Jegede signed a 25-year deal with Polygram Records back in 1989, a period that saw her as the biggest child singing sensation in Nigeria. Jegede was well known for the reflective message in her music – highlighting issues with parents and children. She released two albums before relocating to the UK to further her studies.

Polygram were so impressed with how much recognition her first album “Children Arise” (1985) and follow up single ‘Leaders of tomorrow’, that they offered her a deal without hesitating. They promised to release the album and promote the album around the country.

In 1989, Jegede released the album “Leaders of Tomorrow” under Polygram. In 1992 she released her third “Children Africa”. She later revealed that she was never paid for the album deal. The only problem was, they had never signed a child star before and had creative problems pushing her brand.

That contract finished in 2014, and Jegede is free to handle her masters independently. PolyGram Records was setup as a recording company by Philips in 1945, to cater for its its music interests . It was however sold to Seagram in 1999 and eventually merged with Universal Music Group (UMG). Other Nigerians signed to Polygram at the time include the late Highlife maestro Osita Osadebe and reggae musician Ras Kimono.

There ended the last child star story in Nigeria.

Parents being the problem

Child stars can also get exploited by their parents. A good case happened in the US, back in the 1930. Jackie Coogan was not only the biggest child star in the world, but one of the biggest stars, period. The kid had $4 million (more than $48 million in today's money) to his name, but when he turned 21, he found that his mother and manager/stepfather had spent almost all of it. Coogan sued his parents, and while he only got $126,000, he did get a law named after him. That's a nice consolation prize, right?

The Coogan Law isn't perfect, though: While it has long protected a kid's right to a trust fund, it still only protects 15 percent of a child's earnings. There are still lots of ways parents can misuse their kid's money. And it's easy for them to get away with it, because most kids don't have the guts to take their own parents to court and scream about all the things they can't handle (the truth, and so on).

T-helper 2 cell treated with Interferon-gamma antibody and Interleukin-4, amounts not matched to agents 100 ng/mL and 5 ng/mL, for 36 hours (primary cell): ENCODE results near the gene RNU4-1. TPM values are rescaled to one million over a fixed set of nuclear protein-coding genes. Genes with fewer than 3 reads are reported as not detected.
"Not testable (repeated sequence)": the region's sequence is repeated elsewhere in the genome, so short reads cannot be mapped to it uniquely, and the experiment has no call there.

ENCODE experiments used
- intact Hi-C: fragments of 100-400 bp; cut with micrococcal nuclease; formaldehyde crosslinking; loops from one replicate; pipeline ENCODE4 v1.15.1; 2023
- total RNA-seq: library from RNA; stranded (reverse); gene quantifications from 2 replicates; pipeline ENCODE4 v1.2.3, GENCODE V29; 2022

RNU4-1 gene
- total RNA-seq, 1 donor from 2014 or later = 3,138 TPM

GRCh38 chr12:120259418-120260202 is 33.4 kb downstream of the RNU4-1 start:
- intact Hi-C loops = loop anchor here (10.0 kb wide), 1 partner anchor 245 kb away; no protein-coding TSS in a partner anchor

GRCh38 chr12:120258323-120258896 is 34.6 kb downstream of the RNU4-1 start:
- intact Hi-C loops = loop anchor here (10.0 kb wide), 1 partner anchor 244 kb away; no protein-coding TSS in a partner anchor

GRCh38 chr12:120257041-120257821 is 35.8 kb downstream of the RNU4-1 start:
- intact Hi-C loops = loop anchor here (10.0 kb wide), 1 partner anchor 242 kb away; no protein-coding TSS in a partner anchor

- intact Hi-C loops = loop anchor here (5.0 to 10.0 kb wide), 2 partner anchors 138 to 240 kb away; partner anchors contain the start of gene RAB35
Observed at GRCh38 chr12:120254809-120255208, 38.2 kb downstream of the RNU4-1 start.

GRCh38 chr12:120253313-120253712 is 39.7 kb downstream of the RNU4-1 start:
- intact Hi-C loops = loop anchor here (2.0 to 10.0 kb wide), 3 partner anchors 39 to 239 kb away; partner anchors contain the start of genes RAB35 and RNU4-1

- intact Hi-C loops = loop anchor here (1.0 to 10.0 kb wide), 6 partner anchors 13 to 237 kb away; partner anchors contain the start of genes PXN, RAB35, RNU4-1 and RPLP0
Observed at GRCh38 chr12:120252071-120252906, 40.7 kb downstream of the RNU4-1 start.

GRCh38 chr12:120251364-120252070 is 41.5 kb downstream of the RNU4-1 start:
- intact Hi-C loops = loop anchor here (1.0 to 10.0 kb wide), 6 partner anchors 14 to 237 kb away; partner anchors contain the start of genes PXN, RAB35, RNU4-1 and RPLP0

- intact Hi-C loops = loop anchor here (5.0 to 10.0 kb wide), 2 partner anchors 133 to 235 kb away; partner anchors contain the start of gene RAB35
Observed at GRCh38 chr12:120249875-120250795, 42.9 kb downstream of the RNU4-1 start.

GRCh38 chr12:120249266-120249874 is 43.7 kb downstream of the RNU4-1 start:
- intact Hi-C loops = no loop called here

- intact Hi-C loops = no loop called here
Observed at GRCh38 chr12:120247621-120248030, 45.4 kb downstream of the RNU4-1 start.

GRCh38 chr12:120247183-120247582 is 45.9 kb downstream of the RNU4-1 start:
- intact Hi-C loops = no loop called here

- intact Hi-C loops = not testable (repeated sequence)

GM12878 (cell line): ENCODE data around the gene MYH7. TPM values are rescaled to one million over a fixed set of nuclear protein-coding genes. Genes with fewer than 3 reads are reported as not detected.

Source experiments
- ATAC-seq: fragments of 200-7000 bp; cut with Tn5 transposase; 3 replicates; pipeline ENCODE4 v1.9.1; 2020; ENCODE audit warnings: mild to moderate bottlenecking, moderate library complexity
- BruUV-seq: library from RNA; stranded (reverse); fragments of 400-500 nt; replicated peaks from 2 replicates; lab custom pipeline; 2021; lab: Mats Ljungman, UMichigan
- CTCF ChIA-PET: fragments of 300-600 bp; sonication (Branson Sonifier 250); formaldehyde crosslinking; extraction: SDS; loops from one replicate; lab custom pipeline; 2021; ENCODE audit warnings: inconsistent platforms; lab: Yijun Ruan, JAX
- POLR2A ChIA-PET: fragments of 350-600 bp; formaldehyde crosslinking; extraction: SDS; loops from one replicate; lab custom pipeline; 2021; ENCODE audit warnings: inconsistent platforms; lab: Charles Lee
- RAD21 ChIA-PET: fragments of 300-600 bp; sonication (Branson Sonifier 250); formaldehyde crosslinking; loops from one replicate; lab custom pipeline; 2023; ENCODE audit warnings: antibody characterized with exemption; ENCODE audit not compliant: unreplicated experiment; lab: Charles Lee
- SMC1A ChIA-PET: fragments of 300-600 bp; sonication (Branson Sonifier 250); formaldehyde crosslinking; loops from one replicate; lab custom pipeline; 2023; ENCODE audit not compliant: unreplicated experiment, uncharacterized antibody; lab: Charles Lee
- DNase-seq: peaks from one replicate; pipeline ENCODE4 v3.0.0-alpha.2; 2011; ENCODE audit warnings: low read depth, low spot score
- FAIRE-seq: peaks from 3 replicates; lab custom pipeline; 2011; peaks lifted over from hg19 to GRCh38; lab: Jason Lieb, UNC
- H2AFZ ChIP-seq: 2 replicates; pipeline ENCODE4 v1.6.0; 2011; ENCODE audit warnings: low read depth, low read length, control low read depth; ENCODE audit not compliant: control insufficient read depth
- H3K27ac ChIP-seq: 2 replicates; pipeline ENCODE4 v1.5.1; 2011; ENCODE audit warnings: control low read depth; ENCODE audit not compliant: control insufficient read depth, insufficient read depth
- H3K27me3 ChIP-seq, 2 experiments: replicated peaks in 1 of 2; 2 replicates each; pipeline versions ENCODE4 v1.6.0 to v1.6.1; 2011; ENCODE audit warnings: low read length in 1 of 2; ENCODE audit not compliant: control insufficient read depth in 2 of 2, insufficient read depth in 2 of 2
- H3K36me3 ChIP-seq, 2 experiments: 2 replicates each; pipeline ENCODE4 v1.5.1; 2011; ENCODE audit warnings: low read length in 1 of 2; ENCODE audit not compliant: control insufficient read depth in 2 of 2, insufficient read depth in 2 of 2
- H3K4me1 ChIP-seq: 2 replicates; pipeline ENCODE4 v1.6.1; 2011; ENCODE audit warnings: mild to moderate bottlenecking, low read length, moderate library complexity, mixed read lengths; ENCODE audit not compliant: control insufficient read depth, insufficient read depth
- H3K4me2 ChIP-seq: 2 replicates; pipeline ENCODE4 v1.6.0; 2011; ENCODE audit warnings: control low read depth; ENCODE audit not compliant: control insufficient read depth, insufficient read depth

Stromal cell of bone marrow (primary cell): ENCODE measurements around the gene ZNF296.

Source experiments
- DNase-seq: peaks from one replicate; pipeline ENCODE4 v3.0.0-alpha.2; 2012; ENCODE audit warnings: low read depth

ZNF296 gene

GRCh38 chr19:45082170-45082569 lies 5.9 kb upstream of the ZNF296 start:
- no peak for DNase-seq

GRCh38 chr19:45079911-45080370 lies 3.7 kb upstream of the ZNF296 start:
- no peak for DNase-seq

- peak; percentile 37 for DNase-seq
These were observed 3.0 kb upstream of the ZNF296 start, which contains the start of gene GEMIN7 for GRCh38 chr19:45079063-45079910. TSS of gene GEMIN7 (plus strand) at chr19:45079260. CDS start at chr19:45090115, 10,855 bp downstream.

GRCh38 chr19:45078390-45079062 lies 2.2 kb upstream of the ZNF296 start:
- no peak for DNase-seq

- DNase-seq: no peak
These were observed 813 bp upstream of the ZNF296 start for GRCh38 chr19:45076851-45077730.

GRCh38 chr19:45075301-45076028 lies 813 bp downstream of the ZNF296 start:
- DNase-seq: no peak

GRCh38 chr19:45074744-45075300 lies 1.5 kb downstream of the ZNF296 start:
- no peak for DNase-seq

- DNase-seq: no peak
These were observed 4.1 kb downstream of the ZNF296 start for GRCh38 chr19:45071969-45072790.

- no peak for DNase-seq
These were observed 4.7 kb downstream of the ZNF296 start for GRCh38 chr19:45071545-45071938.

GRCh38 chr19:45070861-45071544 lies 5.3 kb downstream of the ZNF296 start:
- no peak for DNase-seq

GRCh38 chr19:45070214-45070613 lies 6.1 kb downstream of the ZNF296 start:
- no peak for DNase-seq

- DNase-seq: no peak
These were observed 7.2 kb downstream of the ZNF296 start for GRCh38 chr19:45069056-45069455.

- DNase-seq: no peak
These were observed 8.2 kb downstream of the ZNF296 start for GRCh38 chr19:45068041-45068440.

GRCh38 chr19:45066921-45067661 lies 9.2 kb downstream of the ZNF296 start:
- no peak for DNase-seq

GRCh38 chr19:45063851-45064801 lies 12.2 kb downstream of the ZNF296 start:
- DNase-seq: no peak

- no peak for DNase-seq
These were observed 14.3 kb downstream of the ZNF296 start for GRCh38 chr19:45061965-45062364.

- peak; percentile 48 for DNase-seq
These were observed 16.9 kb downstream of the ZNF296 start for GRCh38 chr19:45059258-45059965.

In Nigeria, no law exists for child stars. The parents of the kids who have marketed their kids, and used them to generate income cannot be held accountable. These monies and the future of the kid is at the mercy of the parents’ whims.

Currently there are a number of children who do music. They include Mya K, Amarachi, Ozzybosco, BoyChyko and a number of others.

For all of these kids, the hustle to be relevant and monetize their craft is an interesting one. All of them have one thing in common: they are financed and managed by their mothers.

How much does a mother make to run a household, and sponsor the music career of a child?


Visit the Ikeja City Mall, Lagos, and you will understand the gravity of this situation. There are talented children, hawking their unprofessional music albums. It’s a sorry sight when a child meets you smiling, but the eyes cry out in exhaustion and despair.

“Good day sir, please support my music”.

This is the peril of maternal sponsorship. The family goes broke for a dream that has a low probability of transitioning into money. A child’s talent, which intrinsically is a blessing, becomes a curse for the entire family. I have seen this happen on many levels. Nigeria just isn’t ready for this.

Alternatives to Child Fame

As an alternative to budding child singers, parents should invest in their children’s talent, in line with their education. Extracting them from this pathway and support system, and grilling them to be pop stars is an effort at futility. It won’t work. It will only hurt the family, and the child.

Let your children sing in the local choir, in children competitions, in classes, gatherings and for other children. But no child in contemporary Nigeria, can easily be a superstar. The country isn’t set up for that.